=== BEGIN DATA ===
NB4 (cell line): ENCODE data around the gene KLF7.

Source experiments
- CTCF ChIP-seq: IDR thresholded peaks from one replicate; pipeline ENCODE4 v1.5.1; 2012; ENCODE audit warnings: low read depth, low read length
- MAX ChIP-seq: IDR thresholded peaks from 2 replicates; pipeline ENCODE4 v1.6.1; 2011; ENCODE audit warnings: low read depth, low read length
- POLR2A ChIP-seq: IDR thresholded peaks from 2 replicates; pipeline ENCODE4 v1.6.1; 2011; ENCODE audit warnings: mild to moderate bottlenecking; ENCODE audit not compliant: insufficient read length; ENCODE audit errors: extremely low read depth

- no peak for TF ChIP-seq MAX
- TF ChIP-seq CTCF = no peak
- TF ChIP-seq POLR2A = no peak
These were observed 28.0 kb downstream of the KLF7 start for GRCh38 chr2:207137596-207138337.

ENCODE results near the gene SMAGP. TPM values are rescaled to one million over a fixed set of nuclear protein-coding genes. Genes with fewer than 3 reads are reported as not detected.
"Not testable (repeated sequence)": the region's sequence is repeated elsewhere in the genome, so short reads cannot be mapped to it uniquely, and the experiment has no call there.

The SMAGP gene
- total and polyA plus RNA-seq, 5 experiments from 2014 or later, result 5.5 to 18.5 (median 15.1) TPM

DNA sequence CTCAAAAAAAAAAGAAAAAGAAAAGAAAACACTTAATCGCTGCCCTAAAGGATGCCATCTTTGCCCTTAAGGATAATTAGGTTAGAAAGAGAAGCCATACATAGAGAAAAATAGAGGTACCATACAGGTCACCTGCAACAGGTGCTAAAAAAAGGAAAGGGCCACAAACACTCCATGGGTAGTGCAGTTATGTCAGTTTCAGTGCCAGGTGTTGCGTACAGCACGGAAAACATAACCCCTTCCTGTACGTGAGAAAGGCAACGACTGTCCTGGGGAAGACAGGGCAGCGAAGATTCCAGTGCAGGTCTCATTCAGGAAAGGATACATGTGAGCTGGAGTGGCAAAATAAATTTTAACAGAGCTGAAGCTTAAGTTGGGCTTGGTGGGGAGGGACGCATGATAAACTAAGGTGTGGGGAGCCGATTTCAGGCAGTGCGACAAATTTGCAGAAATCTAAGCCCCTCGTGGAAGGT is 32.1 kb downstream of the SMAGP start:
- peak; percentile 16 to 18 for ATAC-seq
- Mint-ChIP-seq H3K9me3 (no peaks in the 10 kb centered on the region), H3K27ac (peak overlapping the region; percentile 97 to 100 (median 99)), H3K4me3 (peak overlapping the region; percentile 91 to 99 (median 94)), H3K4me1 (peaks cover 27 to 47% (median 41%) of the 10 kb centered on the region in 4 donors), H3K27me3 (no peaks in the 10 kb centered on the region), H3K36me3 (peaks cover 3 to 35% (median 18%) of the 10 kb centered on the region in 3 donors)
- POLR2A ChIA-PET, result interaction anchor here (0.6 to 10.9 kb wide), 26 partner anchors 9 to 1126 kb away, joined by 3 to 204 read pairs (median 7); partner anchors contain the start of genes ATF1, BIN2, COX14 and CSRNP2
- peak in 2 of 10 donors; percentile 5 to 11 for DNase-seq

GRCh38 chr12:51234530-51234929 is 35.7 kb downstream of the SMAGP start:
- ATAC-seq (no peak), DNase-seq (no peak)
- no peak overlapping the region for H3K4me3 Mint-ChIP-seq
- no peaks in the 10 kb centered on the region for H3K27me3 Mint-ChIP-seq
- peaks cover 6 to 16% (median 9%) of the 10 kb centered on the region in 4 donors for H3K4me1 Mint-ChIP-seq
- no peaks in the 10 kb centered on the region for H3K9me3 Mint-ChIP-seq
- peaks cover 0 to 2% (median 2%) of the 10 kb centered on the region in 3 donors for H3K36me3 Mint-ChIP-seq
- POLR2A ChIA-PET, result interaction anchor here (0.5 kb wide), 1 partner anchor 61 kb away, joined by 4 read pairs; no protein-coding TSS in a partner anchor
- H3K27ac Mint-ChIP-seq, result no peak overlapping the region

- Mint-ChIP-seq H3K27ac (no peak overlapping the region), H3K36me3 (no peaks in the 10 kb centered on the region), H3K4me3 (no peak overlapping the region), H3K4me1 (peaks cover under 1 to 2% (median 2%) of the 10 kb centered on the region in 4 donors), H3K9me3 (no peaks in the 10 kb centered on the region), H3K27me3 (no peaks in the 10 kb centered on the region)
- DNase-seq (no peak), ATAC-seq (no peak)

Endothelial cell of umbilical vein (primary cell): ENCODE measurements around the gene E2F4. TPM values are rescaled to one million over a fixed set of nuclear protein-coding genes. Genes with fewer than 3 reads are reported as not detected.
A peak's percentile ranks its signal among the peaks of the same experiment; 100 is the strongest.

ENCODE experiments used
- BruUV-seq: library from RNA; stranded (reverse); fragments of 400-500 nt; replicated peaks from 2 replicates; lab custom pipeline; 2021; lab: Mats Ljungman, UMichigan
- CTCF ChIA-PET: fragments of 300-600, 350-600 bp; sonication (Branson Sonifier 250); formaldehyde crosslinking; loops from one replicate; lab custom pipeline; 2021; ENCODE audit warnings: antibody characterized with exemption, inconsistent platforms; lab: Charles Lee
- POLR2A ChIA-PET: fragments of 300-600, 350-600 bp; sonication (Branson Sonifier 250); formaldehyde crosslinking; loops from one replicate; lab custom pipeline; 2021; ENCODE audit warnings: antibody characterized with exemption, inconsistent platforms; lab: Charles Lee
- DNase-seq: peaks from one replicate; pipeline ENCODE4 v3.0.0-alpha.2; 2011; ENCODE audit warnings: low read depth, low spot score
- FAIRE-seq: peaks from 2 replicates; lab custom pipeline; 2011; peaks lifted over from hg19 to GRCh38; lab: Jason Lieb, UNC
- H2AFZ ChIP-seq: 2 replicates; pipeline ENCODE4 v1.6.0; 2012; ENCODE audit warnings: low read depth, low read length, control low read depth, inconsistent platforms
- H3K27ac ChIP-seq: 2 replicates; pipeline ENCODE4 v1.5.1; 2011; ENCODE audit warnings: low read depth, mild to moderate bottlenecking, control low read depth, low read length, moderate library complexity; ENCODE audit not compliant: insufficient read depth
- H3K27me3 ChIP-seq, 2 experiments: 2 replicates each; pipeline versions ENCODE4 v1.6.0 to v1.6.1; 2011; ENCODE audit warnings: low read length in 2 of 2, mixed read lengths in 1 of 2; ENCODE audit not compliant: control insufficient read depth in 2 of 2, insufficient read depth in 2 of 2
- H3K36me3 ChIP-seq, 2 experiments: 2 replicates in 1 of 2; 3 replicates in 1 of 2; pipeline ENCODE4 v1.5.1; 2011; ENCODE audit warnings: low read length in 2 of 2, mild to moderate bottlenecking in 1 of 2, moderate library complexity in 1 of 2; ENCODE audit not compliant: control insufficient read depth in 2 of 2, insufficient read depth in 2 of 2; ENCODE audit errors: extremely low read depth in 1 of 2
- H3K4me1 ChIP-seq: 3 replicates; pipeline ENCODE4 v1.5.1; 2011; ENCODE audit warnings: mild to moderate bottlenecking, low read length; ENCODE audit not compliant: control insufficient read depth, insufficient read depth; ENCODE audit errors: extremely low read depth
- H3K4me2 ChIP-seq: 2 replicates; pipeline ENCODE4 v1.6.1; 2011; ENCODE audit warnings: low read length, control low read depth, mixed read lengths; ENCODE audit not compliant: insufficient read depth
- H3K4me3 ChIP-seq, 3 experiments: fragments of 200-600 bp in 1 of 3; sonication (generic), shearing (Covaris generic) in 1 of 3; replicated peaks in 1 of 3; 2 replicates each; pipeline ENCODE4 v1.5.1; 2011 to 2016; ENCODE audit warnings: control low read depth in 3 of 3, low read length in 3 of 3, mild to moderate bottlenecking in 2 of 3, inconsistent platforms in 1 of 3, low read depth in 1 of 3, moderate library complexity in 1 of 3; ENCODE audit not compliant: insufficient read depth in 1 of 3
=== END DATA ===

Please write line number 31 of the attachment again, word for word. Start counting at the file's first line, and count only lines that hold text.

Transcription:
A peak's percentile ranks its signal among the peaks of the same experiment; 100 is the strongest.